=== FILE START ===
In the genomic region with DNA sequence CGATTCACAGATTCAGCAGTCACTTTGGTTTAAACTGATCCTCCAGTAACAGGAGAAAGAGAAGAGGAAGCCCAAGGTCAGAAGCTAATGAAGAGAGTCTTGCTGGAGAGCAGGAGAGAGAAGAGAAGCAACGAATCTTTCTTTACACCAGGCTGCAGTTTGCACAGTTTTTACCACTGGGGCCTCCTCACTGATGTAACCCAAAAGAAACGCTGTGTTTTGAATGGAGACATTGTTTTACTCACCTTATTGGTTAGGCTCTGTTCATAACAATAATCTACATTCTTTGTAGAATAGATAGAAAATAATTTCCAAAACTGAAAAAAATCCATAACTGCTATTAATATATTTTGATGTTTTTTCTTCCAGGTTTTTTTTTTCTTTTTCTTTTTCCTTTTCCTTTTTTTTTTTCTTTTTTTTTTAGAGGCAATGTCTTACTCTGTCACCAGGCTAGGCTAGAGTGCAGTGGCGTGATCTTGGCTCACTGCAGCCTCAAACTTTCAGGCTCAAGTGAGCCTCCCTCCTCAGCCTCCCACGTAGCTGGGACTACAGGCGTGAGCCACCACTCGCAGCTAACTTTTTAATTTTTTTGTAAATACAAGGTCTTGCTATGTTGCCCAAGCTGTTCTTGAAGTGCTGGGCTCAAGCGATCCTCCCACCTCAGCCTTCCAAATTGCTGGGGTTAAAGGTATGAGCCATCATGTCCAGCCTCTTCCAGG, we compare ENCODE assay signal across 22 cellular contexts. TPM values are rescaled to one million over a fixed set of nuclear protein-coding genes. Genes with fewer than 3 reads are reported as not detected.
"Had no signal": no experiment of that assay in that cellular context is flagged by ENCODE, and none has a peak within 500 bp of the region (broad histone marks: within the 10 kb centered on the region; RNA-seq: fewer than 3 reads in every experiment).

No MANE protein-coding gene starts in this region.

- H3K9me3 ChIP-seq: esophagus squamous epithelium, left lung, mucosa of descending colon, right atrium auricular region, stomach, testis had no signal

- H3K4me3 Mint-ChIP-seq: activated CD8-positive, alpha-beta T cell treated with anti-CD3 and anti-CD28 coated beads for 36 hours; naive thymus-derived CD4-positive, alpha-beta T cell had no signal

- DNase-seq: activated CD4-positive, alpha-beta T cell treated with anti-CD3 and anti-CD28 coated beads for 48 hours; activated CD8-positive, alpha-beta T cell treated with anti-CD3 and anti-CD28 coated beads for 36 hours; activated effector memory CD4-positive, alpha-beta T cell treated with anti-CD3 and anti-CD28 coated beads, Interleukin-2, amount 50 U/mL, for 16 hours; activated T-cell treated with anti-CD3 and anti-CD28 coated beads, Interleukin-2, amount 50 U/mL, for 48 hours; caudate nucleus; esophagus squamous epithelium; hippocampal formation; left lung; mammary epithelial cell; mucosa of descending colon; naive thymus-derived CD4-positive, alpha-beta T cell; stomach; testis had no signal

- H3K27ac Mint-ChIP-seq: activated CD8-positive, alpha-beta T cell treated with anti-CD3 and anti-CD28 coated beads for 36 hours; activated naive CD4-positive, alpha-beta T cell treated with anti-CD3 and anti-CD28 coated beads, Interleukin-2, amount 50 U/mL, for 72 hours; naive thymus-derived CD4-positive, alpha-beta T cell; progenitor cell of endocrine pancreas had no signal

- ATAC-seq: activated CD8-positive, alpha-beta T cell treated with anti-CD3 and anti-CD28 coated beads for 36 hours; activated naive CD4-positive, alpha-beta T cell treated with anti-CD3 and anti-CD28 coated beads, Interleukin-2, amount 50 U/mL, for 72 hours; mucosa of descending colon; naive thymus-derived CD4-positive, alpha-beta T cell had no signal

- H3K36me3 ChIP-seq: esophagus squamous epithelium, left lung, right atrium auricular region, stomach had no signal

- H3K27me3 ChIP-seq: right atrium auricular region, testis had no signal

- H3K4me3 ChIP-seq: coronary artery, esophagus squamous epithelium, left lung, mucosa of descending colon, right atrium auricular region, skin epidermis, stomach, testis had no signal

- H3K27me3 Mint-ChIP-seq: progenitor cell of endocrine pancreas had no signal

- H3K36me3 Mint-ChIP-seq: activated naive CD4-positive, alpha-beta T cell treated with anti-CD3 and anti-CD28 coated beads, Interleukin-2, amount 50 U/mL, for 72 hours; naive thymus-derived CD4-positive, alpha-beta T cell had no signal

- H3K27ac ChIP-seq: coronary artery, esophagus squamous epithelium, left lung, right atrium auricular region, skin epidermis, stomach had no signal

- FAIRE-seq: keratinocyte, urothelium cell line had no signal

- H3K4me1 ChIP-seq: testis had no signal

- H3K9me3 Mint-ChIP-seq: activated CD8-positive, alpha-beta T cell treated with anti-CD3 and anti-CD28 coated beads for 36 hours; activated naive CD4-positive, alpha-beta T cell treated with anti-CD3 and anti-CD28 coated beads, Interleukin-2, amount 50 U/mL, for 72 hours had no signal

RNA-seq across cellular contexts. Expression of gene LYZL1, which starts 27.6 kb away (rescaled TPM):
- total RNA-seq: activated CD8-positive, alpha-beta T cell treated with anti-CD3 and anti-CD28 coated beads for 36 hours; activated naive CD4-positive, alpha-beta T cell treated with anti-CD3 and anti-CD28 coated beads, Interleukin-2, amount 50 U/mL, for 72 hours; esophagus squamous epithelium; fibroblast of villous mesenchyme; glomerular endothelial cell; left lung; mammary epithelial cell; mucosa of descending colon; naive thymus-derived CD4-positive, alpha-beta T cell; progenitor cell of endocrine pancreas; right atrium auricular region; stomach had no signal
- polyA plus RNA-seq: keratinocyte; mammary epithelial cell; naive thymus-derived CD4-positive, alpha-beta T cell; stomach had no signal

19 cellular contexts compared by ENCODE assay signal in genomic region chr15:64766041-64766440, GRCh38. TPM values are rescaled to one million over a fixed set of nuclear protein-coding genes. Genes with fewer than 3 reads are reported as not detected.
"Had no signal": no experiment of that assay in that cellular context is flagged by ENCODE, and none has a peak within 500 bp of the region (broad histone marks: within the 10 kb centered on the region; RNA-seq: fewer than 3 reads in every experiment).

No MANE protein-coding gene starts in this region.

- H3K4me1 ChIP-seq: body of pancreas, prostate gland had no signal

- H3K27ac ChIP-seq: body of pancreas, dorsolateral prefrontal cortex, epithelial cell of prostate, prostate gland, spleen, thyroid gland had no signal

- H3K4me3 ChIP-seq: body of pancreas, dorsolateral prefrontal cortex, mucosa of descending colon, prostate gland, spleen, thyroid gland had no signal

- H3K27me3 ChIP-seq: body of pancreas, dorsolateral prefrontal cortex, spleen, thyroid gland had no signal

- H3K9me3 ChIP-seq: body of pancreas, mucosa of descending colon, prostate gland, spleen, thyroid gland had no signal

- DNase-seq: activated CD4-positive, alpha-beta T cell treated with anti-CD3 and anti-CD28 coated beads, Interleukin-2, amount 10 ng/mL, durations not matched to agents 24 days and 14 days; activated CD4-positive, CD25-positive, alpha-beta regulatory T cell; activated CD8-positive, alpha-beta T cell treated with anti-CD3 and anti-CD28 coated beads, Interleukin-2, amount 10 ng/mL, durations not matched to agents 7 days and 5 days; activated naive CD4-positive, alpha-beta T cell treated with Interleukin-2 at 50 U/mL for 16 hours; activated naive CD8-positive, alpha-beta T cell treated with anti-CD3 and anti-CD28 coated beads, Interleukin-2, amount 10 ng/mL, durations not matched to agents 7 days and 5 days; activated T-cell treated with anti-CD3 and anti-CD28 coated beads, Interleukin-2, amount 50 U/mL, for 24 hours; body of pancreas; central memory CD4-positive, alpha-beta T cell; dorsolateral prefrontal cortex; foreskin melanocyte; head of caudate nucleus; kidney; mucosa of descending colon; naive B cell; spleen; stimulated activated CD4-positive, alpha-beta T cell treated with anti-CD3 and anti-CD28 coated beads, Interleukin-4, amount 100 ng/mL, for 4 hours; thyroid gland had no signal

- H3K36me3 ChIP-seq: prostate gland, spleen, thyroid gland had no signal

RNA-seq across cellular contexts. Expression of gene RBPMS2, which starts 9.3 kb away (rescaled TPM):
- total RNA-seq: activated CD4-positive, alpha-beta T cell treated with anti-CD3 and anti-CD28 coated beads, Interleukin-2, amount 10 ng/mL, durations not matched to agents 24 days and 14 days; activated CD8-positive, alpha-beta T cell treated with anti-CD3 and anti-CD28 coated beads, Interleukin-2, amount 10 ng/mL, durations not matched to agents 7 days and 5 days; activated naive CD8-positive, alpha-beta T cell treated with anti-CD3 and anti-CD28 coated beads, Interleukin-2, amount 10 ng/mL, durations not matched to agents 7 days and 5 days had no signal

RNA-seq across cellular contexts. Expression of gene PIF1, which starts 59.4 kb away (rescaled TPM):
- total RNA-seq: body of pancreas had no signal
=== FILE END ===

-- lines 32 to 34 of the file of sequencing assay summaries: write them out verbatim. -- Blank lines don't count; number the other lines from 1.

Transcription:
- total RNA-seq: activated CD4-positive, alpha-beta T cell treated with anti-CD3 and anti-CD28 coated beads, Interleukin-2, amount 10 ng/mL, durations not matched to agents 24 days and 14 days; activated CD8-positive, alpha-beta T cell treated with anti-CD3 and anti-CD28 coated beads, Interleukin-2, amount 10 ng/mL, durations not matched to agents 7 days and 5 days; activated naive CD8-positive, alpha-beta T cell treated with anti-CD3 and anti-CD28 coated beads, Interleukin-2, amount 10 ng/mL, durations not matched to agents 7 days and 5 days had no signal

RNA-seq across cellular contexts. Expression of gene PIF1, which starts 59.4 kb away (rescaled TPM):
- total RNA-seq: body of pancreas had no signal